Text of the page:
The new president of Brazil signed on Tuesday, hours after his inauguration, a decree in which he set the minimum wage at 998 reals ($257.5) for 2019, an increase of 4.61 percent over last year.

In absolute numbers, the value is 44 reals ($11.3) higher than the minimum wage of 954 reals ($246.1 on 1st Jan.) decreed for 2018 by the former president Michel Temer, who on Tuesday handed the presidential sash to the far-right Jair Bolsonaro.

The figure is less than the 1,006 reals ($259.6) calculated by the outgoing government and included in the 2019 budget.

The increase of the minimum wage in Brazil is decided with a formula that takes into account inflation, the growth rate of the previous year and other variables.

The reduction between the value finally decreed by Bolsonaro and that reflected in the budgets is due to a decrease in inflation estimates.

The readjustment of the minimum wage is traditionally decreed in the last days of December, but the former president Michel Temer decided to leave the matter to the new head of state, who chose to fix it hours after his swearing in.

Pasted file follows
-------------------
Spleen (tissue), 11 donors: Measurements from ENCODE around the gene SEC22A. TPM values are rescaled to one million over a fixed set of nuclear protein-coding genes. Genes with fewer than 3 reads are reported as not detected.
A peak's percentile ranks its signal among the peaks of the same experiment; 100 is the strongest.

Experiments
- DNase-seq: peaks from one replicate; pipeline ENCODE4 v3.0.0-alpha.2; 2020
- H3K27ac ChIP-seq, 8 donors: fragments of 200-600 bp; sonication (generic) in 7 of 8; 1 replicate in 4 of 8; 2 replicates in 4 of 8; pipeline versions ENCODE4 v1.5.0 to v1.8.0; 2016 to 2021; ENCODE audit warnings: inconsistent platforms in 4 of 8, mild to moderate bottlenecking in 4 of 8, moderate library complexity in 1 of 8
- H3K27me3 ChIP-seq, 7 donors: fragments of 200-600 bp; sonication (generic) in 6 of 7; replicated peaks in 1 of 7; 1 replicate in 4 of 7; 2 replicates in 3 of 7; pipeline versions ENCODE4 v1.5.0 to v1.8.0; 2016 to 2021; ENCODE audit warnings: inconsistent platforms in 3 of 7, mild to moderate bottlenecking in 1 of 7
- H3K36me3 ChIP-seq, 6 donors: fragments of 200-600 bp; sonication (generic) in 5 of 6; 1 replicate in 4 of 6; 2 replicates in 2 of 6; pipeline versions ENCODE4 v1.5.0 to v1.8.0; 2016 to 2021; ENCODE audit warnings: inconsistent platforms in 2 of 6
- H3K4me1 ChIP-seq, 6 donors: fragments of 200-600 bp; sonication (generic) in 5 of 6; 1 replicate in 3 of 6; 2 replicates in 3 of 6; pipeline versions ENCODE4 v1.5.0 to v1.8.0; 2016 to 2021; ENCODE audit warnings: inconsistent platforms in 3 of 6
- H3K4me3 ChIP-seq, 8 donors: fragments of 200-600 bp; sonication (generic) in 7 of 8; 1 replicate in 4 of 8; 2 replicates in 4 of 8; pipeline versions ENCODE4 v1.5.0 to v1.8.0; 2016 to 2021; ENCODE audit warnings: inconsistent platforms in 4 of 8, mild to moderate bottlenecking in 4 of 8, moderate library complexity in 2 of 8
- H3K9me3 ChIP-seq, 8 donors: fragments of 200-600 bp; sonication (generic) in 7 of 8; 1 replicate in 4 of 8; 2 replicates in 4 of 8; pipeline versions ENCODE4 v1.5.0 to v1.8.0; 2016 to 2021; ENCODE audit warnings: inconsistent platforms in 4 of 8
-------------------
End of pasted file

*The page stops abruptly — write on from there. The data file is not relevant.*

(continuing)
Bolsonaro, leader of the far-right, was sworn in on Tuesday as president in Brasilia, after winning the elections in October with 55 percent of the votes.

In his two public pronouncements before Congress and the thousands of supporters waiting in front of Planalto's presidential palace, Bolsonaro promised to free Brazil from ideological ties, govern "without discrimination" and carry out the economic reforms necessary to overcome the effects of the crisis.

He also reiterated that he proposes to open international markets for Brazilian exports, stimulating competition, productivity and efficiency and with special attention to the agricultural sector, which is the main engine of the national economy.